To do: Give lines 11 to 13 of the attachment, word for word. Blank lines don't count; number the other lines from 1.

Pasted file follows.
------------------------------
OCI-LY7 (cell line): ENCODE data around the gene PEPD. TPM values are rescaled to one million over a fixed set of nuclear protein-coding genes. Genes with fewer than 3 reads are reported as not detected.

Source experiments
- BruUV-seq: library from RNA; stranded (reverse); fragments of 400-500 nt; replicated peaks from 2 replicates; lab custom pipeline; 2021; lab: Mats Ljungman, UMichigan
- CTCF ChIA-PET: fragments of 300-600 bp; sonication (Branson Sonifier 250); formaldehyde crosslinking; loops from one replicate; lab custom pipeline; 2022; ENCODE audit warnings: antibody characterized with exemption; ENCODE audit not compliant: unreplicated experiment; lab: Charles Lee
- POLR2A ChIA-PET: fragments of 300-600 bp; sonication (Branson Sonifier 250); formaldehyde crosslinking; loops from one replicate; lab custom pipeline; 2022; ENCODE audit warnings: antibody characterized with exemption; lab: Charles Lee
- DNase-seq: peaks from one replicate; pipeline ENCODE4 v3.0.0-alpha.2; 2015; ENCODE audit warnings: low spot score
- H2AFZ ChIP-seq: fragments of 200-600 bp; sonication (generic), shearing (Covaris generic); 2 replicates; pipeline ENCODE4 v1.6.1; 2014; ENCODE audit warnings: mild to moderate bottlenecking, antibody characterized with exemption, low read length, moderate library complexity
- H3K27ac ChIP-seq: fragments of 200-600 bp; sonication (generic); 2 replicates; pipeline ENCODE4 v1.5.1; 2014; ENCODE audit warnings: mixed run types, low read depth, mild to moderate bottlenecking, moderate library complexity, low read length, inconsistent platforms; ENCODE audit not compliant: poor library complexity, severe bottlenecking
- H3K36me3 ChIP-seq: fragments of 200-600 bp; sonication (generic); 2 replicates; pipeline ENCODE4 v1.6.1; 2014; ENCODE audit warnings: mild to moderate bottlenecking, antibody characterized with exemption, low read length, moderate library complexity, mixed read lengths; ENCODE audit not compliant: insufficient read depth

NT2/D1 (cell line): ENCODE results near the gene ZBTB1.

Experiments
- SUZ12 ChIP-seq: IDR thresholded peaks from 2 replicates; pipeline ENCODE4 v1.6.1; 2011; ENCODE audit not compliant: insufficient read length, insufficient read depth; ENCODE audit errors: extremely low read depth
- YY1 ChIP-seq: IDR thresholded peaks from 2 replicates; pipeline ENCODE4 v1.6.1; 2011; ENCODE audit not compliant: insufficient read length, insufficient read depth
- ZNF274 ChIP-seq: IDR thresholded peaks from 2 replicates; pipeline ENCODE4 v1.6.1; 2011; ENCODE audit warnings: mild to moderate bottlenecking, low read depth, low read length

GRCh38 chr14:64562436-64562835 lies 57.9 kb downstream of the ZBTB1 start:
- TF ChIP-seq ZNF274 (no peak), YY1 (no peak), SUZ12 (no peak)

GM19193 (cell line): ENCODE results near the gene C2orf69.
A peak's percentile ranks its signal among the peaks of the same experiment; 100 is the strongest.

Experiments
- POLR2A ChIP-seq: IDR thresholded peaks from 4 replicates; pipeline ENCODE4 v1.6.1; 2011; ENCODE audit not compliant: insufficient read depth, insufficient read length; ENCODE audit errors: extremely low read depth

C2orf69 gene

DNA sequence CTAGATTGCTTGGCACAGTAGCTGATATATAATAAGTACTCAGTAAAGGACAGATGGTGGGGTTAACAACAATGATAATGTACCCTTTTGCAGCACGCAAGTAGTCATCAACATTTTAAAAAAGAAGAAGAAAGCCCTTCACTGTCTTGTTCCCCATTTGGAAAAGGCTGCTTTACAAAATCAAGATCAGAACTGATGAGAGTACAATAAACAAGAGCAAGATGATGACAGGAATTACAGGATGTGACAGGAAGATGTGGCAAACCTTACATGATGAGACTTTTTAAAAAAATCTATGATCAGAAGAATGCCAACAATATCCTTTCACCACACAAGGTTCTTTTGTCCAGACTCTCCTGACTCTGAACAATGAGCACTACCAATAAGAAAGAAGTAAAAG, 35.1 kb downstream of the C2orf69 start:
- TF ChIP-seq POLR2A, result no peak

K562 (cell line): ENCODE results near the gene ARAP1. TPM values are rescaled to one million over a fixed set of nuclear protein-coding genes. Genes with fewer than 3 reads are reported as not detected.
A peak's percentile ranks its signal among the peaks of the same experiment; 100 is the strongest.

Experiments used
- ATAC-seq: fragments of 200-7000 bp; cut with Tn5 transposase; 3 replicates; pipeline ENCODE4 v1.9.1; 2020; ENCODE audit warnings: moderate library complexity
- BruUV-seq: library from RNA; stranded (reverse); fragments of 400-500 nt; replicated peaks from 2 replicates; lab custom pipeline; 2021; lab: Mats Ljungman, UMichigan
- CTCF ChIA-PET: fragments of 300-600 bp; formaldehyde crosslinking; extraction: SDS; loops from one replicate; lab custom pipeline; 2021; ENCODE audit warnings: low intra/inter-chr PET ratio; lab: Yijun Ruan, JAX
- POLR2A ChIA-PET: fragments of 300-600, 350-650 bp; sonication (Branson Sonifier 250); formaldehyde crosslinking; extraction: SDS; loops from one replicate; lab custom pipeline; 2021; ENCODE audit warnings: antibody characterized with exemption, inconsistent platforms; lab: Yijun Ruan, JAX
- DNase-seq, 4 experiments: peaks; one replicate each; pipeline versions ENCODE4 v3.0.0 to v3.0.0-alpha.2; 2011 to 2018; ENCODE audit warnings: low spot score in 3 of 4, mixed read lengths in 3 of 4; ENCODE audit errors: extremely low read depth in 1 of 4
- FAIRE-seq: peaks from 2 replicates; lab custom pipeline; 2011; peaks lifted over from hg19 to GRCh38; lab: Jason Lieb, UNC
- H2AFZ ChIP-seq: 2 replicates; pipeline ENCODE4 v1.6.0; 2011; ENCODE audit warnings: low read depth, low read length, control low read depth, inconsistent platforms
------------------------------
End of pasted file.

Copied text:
Experiments
- SUZ12 ChIP-seq: IDR thresholded peaks from 2 replicates; pipeline ENCODE4 v1.6.1; 2011; ENCODE audit not compliant: insufficient read length, insufficient read depth; ENCODE audit errors: extremely low read depth
- YY1 ChIP-seq: IDR thresholded peaks from 2 replicates; pipeline ENCODE4 v1.6.1; 2011; ENCODE audit not compliant: insufficient read length, insufficient read depth